Deborah Bell

Collaboration History

Deborah Bell’s first collaboration with David Krut was in 2000 when he introduced her to Jack Shirreff and his 107 Workshop in Wiltshire, United Kingdom, where Krut had been collaborating with accomplished international artists since 1981. The introduction enabled the completion of Bell’s first editions, published by David Krut, of large copper plate etchings that she had begun in Johannesburg.

In 2004, David Krut Publishing released TAXI-010 Deborah Bell, part of the TAXI Art Books Series, the first cohesive publications on contemporary South African artists that had started in 2000. This book was the first monograph on the work of Bell, and reviewed her work up until that time as a sculptor, painter and printmaker. In the run-up to the book’s publication, Bell had started to collaborate with the newly-established David Krut Workshop (DKW) on various etchings, including work on the Ulysses series.

In 2009 and 2010, Bell had her first solo exhibitions with David Krut Projects (DKP), titled Collaborations I and Collaborations II. The latter was accompanied by Alchemy, a book publication by David Krut Publishing, which explored her printmaking collaborations, and formed the basis of an exhibition at David Krut Projects Cape Town.

In 2015, DKP Johannesburg presented Renunciation, a solo exhibition focused on the artist as a printmaker, further reinforcing her standing as a collaborative arist.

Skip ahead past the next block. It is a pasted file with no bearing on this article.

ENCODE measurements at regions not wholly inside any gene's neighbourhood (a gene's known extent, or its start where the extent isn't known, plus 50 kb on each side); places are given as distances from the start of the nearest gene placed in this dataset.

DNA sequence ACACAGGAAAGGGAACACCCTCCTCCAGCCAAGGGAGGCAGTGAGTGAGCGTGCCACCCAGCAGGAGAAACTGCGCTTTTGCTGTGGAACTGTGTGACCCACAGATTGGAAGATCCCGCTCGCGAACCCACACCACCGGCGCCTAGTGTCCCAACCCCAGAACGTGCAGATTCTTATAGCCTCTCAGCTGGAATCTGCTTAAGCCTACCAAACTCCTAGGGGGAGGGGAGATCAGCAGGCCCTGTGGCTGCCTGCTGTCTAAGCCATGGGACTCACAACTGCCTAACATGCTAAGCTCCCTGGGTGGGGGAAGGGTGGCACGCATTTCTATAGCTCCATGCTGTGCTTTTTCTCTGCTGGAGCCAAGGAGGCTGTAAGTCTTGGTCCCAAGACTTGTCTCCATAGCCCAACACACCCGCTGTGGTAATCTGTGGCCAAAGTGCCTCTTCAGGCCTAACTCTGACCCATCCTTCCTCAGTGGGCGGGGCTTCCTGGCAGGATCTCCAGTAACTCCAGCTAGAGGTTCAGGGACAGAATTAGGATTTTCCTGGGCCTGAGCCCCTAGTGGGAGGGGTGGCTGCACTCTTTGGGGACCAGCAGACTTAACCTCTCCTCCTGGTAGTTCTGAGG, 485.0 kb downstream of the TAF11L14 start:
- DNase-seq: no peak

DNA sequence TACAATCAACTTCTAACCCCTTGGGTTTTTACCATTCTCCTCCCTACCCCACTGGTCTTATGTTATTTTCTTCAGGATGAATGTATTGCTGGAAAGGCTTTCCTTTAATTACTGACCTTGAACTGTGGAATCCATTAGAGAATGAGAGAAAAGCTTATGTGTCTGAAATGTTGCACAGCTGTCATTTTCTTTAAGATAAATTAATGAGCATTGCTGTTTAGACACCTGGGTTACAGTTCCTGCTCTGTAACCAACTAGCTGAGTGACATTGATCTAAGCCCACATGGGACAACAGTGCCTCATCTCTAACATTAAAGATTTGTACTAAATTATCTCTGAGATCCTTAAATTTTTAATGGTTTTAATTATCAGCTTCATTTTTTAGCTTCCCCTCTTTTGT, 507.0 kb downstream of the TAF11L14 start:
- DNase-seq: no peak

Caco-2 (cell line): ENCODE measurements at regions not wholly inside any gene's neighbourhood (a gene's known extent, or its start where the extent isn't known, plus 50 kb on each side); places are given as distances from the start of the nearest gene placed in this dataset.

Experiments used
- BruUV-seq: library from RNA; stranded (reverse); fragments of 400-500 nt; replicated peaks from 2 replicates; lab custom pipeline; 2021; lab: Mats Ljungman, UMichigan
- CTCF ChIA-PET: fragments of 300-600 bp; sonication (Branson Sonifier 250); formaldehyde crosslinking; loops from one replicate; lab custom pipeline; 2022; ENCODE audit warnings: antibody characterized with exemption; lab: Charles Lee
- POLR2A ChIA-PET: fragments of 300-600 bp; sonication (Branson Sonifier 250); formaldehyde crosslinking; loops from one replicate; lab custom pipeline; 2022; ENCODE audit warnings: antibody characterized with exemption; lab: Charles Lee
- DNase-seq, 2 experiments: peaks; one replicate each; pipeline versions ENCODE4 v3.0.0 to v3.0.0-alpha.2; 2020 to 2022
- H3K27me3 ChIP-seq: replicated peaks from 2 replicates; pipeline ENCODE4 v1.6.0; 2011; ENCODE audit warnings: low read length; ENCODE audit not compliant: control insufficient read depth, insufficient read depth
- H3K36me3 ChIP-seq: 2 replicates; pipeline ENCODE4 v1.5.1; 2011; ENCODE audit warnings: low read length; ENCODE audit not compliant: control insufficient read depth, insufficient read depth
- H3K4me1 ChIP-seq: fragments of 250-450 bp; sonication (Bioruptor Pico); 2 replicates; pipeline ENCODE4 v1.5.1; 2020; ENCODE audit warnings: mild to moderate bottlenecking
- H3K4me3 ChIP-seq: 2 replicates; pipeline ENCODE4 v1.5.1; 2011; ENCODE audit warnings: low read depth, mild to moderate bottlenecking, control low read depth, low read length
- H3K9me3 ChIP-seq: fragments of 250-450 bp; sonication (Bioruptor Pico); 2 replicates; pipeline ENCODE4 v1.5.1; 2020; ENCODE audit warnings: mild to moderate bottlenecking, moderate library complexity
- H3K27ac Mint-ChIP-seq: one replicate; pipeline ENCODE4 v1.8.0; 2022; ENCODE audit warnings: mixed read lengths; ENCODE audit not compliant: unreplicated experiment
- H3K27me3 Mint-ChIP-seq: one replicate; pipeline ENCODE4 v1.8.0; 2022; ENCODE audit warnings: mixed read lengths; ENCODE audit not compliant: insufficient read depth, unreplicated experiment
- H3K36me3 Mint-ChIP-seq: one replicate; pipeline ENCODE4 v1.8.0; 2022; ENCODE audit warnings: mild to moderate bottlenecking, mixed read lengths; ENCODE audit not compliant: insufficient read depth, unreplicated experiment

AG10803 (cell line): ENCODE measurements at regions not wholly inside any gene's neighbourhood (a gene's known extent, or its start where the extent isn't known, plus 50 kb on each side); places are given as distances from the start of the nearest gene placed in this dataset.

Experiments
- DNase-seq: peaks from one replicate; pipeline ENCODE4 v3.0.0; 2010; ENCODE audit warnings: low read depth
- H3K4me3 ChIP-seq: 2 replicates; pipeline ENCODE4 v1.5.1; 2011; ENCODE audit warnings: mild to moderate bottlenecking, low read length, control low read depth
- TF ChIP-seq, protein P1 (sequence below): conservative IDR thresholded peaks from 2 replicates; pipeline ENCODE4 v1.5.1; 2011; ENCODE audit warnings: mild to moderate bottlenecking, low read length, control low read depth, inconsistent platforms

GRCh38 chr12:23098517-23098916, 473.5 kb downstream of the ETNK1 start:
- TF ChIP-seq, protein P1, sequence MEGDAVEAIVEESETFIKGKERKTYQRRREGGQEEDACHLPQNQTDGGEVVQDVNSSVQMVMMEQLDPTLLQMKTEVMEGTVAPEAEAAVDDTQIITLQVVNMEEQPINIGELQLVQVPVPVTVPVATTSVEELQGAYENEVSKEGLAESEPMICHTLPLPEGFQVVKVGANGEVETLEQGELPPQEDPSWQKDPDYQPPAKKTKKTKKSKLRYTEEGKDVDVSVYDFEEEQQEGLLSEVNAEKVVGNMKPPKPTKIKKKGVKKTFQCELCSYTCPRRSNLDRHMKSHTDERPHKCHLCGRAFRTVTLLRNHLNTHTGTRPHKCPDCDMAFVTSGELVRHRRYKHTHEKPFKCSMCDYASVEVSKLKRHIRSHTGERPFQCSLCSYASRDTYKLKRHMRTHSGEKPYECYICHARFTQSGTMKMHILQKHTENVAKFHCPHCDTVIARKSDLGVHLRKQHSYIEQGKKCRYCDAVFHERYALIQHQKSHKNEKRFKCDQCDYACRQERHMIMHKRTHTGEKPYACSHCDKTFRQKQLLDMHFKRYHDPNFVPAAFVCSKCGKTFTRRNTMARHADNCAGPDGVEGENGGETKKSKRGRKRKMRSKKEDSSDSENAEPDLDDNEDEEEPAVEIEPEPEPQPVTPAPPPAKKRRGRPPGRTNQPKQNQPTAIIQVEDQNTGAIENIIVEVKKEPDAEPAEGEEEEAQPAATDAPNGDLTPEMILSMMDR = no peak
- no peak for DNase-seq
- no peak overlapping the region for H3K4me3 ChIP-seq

In 2017, her second solo exhibition at DKP Cape Town, Uncovering Ancient Memory – 15 years of Etching, showcased the evolution of Bell’s etching career with DKW.

In the following year, major new prints, which were created in collaboration with DKW and Master Printers Jill Ross and Phil Sanders, were part of Invocations to the Plate at DKP Johannesburg. This solo exhibition was accompanied by a book of the same name which described in detail the making process of the various artworks displayed in the exhibition.

She has also been part of various group exhibitions at DKP and been the focus of the fifth episode of David Krut Podcast’s Artist Series.

Bell’s collaborations with artists Robert Hodgins and William Kentridge on different projects in a range of media and themes play a central role in her early work, and are therefore interesting to note. The unique relationships that were forged with these collaborations had further significant influence on the individual works of each artist to follow. In 2010, with the passing of Robert Hodgins, Bell created Cry me a River in collaboration with DKW as an ode to the friendship.



Bell (born 1957) is a leading painter, sculptor and printmaker in South Africa. While her early work was more political, her work across different media she is more recently concerned with worlds in between: the realm between “mortality and immortality, matter and spirit, presence and absence, the quotidian and the mythic, the grounded and transcendent.”

Bell has noted, of her practice: “The idea of an artist as a magician delights me. It is about alchemy and the turning of base material into gold.” Bell’s work is fundamentally informed by a personal search for the ‘Self’ and she often draws on spiritual imagery from a wide range of sources. Multi-layered references and connection to ancient sources and memories is linked to her spiritual beliefs and how she defines herself as an artist in Africa. This continuity of form and content within Bell’s oeuvre allows the possible meanings within her work to reach beyond the personal search of the artist herself.

She is the winner of multiple awards and her works lie in numerous collections, including the Johannesburg Art Gallery, Johannesburg; Museum of Modern Art, New York; National Gallery of Art and Smithsonian Institute, both Washington, D.C..


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